Friday, November 13, 2015

Passion Cannot Be Created

You never know what attracts people to you.

Take tonight's companion, for instance, whom I met through my blog after several comments on it about being impressed with my frequent solo excursions. Eventually we began taking occasional long walks together, but tonight was our first evening date.

I'd originally asked another friend, but after three nearly sleepless nights, he was too beat to accompany me, although not too worn out to call, curious about his replacement. Explaining who it was and how we'd met, he brightened up immediately.

"Oh, good!" he enthused. "You doing stuff by yourself was one of the first things that attracted me to you, too. That's perfect." So I had his blessing for the evening.

On a related note, my date had sent me a link just this morning, saying, "I saw this article and thought of you." Of course I would appreciate "Why Eating Out Alone Doesn't Have to Be Lonely," detailing how one woman ate thousands of room service meals while traveling before finally getting up the nerve to dine alone.

And while I don't even recall a time when I lacked that nerve, I could wholly relate to what she enjoyed about solo meals once she got on board, included striking up conversations with strangers around her, which resulted in her feeling more connected to the places she was visiting.

Works at home, too, my friend.

My only complaint with the piece was that it advocated resorting to technology ("Skim social media") as a means of easing the discomfort of eating alone in public. Perhaps the reason I need no cell phone is because I have none of said discomfort.

So while our common bond was my frequent time alone, tonight we were a twosome.

A working dinner (for me, anyway) kicked off the evening and provided a leisurely chance for us to do something besides walk next to each other and sweat for an hour and a half, our usual M.O. For that matter, it was the first time we'd seen each other in anything but walking clothes. I gotta say we look way better not sweating.

Although we both came with stories, hers were more fun, first because she shared an unlikely story of how she'd recently broken a dry spell in her love life and then because she told me about going to Kinston, N.C. to eat at Vivian Howard's Chef and the Farmer restaurant (but not alone), drink at Mother Earth Brewing and sleep at the O'Neill, once a bank (she showed me snaps of the massive vault) and now a very cool boutique hotel.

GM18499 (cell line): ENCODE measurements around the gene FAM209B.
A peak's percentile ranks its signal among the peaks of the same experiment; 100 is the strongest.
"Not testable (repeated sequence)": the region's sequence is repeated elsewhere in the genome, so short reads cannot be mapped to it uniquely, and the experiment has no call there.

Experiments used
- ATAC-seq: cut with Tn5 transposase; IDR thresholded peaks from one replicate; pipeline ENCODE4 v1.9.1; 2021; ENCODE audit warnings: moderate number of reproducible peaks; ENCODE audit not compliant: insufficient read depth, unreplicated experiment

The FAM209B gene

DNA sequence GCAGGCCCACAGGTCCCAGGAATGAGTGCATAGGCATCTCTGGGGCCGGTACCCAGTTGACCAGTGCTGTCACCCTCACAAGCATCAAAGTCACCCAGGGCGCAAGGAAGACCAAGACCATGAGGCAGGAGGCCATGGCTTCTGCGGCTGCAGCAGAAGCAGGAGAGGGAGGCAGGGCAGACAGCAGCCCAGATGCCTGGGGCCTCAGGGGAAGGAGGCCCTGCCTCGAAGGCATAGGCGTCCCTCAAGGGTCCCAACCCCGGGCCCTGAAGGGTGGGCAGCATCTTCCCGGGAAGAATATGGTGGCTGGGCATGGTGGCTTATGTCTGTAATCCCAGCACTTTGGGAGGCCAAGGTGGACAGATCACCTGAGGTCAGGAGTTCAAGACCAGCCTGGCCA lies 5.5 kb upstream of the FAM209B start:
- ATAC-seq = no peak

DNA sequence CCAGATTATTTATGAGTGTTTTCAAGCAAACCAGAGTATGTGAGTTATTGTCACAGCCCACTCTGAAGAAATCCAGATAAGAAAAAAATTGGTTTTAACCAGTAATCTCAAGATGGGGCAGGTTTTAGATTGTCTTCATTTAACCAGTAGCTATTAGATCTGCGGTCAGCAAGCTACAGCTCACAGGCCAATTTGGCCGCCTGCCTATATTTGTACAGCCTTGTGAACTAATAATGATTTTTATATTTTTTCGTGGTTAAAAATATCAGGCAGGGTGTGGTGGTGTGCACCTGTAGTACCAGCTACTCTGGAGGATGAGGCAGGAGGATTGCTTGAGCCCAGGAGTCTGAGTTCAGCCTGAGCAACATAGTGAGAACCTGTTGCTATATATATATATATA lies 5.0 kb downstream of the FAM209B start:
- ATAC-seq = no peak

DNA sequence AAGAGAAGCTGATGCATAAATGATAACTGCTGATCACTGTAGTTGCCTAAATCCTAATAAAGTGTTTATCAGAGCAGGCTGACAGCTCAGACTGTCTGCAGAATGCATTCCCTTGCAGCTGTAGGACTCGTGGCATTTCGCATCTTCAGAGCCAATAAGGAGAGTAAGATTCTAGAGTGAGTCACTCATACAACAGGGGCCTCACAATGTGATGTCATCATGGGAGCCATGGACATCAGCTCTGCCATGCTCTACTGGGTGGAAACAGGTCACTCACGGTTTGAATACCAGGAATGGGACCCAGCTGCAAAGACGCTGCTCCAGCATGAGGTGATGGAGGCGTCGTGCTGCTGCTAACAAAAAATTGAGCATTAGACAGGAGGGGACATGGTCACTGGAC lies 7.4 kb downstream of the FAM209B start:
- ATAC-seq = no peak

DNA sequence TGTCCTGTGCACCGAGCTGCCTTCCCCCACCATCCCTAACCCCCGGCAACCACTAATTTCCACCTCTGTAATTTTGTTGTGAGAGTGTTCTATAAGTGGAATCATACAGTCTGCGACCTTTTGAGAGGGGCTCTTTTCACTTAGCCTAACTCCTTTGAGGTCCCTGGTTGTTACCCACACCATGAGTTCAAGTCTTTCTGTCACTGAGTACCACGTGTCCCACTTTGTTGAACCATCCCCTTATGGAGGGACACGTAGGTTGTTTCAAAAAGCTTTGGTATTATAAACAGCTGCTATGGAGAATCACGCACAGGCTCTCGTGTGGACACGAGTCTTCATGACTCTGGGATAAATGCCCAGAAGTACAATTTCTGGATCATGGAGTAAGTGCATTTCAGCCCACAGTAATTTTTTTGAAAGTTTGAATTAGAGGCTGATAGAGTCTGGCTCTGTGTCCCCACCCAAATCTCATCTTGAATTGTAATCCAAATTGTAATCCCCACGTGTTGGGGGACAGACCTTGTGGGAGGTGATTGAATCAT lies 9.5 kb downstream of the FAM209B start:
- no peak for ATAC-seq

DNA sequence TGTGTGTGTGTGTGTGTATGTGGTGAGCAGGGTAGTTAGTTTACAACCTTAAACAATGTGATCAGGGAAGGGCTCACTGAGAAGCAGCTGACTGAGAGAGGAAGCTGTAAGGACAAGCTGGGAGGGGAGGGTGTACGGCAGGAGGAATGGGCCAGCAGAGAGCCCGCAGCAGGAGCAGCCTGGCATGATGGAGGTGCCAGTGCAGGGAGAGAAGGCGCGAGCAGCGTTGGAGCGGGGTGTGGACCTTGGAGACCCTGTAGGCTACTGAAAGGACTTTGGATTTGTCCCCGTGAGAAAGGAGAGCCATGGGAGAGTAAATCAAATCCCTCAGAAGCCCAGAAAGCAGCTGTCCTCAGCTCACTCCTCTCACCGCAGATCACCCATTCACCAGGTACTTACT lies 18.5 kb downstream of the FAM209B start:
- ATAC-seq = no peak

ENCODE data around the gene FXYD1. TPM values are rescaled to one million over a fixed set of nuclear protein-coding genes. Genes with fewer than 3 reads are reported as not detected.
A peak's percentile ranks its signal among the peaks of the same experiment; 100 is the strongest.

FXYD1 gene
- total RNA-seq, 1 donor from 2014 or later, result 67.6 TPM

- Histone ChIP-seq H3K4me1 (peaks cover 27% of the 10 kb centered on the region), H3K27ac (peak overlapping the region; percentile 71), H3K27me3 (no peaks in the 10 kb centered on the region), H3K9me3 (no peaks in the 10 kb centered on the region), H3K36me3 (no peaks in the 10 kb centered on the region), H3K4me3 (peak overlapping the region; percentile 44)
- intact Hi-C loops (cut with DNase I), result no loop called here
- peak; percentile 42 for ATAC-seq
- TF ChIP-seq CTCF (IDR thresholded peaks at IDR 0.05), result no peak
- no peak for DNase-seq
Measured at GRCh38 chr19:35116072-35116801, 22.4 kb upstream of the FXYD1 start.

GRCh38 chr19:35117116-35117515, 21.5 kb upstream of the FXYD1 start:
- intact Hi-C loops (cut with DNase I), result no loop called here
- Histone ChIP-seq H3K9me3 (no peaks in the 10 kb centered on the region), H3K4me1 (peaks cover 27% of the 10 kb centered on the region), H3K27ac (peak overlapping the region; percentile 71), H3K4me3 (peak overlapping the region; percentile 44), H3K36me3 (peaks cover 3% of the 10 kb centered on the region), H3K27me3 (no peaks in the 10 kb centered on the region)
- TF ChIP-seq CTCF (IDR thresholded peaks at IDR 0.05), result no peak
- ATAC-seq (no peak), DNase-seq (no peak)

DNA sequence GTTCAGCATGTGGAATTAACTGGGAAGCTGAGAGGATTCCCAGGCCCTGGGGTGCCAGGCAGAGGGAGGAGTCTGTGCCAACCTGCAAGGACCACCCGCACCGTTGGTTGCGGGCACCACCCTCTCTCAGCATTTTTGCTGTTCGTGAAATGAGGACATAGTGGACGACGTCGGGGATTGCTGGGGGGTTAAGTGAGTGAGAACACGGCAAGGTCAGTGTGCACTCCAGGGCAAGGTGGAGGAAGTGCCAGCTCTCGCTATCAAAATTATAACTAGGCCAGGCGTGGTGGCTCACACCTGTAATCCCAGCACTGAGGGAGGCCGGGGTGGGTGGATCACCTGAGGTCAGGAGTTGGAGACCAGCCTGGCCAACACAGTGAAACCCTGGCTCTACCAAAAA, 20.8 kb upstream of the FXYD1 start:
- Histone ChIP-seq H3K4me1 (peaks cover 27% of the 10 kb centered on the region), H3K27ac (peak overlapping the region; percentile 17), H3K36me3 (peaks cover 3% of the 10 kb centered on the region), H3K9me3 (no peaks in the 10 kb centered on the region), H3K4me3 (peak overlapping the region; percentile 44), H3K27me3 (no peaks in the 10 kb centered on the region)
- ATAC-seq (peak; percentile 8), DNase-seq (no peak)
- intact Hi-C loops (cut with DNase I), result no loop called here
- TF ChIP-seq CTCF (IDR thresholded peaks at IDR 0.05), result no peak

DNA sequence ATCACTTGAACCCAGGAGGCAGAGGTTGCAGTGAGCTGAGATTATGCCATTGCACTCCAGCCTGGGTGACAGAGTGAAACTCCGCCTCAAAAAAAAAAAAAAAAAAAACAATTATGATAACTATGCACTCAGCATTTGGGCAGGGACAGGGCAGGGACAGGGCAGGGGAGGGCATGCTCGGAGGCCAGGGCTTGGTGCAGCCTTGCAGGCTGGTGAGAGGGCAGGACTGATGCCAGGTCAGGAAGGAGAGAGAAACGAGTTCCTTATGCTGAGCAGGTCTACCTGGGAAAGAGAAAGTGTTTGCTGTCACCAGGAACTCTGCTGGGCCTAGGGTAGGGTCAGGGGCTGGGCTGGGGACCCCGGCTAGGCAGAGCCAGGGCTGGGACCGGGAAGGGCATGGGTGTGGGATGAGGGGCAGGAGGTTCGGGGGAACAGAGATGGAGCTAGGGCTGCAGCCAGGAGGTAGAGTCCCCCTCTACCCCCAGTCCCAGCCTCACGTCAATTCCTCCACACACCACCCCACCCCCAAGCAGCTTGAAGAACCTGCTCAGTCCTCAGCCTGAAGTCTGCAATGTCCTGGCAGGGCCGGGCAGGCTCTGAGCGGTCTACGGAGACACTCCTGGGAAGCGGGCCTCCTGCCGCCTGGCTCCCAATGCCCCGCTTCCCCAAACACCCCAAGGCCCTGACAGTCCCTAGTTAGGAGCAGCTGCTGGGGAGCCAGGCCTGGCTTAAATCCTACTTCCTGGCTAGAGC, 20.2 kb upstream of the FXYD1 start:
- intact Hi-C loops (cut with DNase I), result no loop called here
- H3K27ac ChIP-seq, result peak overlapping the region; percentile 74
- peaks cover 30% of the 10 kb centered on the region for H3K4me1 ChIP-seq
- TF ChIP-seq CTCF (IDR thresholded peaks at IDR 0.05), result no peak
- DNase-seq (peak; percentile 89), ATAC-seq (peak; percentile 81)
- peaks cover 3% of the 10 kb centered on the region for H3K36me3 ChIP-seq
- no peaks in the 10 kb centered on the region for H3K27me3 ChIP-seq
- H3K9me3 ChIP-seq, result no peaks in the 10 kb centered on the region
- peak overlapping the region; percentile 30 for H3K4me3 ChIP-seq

Where things got juicy was when we discovered we both have younger sisters with similar traits, you know, one-upmanship, competitiveness, just general pain-in-the-ass type siblings. Coming so soon after my sistertrip, it was cathartic to commiserate over how difficult they can be to deal with.

But the evening's true entertainment came courtesy of Cadence Theater Company's production of "Equus," a play neither of us knew anything about (other than Daniel Ratcliffe having played the lead in a recent Broadway revival), at the November Theater, a place my date had never been.

Wow, just wow.

While it may have been just a tad longer than it needed to be, it was powerful stuff well executed, which was no surprise given Cadence's record of thoughtfully chosen and creatively staged productions.

The story of a nearly burnt out doctor, disillusioned by where his life has ended up, treating a seriously disturbed 17-year old who has blinded six horses was mesmerizing, complex and provocative. I was immediately suspicious of the parents, an overly strict father and a crazy religious nut mother.

Because the boy deifies a particular horse, galloping wildly on him every three weeks, the doctor - who acknowledges he leads a passionless life -  is hesitant to rob him of that passion. "My achievement, however, is more likely to make a ghost!" he bemoans of  "curing" the boy.

To add to the enticing visuals, both acts began with a dance sequence suggesting the abandon of horses let loose, performed by actors playing horses in wire horse head masks crafted by local sculptor Paul diPasquale.

By the end of the play, the actors looked as drained as the audience felt, a fatigue well-earned by the challenging theatrical journey we'd all been on. I have a feeling this is a play that will linger in my mind, so I'm hoping other friends see it so we can discuss it further.

But no discussion is required to establish my favorite line. We keep saying old people are square. Then when they suddenly aren't, we don't like it.

Amen. I kept writing how much I enjoyed doing things by myself. Then when people suddenly wanted to do things with me, I liked it, too.

Is it square to hope that they were attracted to my passion?

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